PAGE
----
Spam Free Email (For The iPhone)
06 July 2007
Something I’ve been meaning to do for years is strategically route all my email to a single, private account, and use a reply-to address that’s already known, memorable and branded. Ironically, the iPhone, and its lack of spam filter, became the perfect catalyst for me to set it up. (And no, I [still] don’t have an iPhone. I did this in enthusiastic preparation for my future iPhone purchase.)
First, I made sure all my publicly-known email addresses route to my Gmail account. Google’s email application is quick, accessible, and free. Better than that, though, their spam protection is just about perfect; almost never returning false-positives, and never in need of an update.
Still, even with all its pluses, Gmail isn’t my final solution. The “conversational” approach doesn’t translate well across multiple platforms (such as the iPhone), and since it doesn’t support the IMAP protocol, it’s not ideal for using multiple clients – desktop or mobile.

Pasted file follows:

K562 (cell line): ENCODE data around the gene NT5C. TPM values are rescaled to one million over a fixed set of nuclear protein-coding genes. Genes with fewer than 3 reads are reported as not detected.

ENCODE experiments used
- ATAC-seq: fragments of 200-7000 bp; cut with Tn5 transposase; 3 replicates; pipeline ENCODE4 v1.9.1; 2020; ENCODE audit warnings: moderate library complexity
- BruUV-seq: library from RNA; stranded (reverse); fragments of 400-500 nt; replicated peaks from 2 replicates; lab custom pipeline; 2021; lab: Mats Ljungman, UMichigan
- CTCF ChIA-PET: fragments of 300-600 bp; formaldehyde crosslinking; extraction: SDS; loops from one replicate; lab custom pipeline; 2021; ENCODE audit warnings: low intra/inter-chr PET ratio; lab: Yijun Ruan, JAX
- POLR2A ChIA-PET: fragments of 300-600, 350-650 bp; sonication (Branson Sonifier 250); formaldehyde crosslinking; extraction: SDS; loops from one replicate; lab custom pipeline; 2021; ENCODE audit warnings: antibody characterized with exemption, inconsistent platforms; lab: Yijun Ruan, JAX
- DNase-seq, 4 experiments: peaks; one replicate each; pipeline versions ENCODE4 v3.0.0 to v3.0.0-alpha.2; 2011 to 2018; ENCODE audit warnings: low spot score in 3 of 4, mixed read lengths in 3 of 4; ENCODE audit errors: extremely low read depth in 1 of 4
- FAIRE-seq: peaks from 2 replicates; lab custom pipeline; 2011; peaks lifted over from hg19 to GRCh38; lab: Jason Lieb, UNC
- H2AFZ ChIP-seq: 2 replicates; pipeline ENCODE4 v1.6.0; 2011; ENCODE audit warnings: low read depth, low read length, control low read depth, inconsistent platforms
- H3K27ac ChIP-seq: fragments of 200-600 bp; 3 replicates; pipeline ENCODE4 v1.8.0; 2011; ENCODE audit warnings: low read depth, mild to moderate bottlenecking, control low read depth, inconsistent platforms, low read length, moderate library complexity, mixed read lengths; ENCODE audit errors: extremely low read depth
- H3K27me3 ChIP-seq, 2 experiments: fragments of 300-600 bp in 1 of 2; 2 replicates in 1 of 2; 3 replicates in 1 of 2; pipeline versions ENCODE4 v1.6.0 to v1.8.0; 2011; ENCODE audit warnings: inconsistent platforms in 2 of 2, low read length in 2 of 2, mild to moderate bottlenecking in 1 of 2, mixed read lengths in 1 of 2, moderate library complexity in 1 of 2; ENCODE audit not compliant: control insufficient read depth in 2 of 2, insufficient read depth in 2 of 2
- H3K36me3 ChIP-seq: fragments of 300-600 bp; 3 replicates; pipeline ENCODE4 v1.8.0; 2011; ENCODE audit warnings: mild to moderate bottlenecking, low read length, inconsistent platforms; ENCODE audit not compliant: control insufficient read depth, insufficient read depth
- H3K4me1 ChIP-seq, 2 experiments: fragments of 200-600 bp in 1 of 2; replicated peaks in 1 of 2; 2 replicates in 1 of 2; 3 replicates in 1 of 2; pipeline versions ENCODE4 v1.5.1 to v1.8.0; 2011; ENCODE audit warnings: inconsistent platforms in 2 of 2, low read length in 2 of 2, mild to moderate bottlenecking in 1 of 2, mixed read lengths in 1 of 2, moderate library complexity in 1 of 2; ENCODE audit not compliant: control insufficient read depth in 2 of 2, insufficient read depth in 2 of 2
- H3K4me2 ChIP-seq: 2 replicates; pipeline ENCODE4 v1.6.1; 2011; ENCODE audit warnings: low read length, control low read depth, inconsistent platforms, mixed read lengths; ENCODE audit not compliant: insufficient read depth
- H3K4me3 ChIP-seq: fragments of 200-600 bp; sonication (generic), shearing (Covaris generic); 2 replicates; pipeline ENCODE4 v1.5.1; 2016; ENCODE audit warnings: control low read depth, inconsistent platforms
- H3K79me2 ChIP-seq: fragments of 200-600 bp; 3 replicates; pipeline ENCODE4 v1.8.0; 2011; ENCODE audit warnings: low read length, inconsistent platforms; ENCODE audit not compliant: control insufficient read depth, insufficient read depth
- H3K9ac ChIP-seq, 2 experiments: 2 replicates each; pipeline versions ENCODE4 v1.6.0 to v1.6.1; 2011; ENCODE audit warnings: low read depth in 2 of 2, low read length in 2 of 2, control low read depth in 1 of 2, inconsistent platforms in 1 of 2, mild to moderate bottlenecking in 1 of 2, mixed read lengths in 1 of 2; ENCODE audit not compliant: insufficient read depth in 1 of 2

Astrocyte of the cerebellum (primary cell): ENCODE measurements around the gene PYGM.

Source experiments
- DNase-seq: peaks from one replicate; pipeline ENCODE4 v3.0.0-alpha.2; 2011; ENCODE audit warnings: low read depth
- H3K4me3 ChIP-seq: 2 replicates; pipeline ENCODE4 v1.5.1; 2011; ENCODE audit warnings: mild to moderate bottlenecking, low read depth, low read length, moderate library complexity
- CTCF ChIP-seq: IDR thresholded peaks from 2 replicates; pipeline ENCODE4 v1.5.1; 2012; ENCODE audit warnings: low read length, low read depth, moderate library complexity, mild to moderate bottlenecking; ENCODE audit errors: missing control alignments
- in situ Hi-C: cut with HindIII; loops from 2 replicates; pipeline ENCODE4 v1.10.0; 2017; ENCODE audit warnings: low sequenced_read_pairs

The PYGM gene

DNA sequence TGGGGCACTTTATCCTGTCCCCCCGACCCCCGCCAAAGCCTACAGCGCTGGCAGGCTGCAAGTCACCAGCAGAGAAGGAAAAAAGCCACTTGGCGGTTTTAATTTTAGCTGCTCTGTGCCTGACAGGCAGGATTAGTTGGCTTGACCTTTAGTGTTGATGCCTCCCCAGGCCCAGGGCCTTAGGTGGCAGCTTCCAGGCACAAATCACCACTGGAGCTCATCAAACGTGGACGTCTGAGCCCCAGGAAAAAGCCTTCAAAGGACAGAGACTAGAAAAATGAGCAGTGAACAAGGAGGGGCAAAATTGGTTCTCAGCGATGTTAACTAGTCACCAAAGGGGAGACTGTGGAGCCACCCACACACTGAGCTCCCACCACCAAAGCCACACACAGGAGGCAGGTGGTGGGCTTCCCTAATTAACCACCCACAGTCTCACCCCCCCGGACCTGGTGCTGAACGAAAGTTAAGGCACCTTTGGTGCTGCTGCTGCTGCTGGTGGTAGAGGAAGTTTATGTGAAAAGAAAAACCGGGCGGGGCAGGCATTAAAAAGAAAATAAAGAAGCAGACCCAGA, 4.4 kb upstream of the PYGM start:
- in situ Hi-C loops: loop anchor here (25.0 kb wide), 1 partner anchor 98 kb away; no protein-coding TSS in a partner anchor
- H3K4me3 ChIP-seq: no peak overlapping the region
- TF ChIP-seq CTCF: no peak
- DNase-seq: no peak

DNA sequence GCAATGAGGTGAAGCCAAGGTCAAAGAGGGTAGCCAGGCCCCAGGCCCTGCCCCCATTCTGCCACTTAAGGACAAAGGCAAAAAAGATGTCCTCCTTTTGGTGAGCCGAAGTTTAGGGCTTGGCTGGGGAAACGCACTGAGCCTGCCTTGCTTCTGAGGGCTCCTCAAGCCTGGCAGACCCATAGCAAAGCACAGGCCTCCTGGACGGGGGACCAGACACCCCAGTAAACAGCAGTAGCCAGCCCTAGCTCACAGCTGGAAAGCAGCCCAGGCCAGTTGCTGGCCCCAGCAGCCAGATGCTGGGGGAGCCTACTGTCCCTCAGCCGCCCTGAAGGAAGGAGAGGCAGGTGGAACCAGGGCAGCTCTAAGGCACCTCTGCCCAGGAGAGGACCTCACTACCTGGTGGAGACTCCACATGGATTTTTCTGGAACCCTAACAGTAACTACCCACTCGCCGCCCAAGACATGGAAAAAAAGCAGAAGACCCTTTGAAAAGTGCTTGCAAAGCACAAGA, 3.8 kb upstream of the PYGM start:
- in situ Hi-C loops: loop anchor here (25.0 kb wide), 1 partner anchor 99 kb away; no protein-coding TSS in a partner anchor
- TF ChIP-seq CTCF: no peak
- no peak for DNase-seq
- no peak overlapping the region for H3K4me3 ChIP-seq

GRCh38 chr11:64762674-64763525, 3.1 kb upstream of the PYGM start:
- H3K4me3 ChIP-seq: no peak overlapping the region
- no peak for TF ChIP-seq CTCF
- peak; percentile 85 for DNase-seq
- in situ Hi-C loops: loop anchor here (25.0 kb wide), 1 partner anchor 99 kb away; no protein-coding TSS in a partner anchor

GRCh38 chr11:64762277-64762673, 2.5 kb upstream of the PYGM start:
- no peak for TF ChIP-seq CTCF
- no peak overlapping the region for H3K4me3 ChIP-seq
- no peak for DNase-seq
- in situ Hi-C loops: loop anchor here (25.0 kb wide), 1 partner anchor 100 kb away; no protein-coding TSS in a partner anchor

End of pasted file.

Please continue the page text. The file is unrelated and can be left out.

Big kudos to Google, though, because Gmail filters spam upon receiving; meaning if you set a forward address, Gmail will only forward non-spam. Hooray!
All I had to do was create a new email (IMAP) account with my web host, set Gmail to forward to that account, and set the reply-to in my email client(s) to my branded address. All incoming mail is routed through Google, and all outgoing is shown coming from my public email address(es).
Here’s the key: Of course, any curious and intelligent recipient can inspect the email headers and retrieve my “private” email address – that’s okay. Since I’m not going to give out that email address, I can easily (and regularly) change it. The only thing I need to update is Gmail’s forwarding settings.
Hopefully this solution will prove itself suitable when I’ve got my iPhone and can’t be bothered to delete all the spam I would normally receive – one at a time, since the mail app doesn’t allow multiple, simultaneous deletions.
Update: Brian Warren has pointed out that you can easily setup Mail.app to allow the reply-to address to be set on the fly.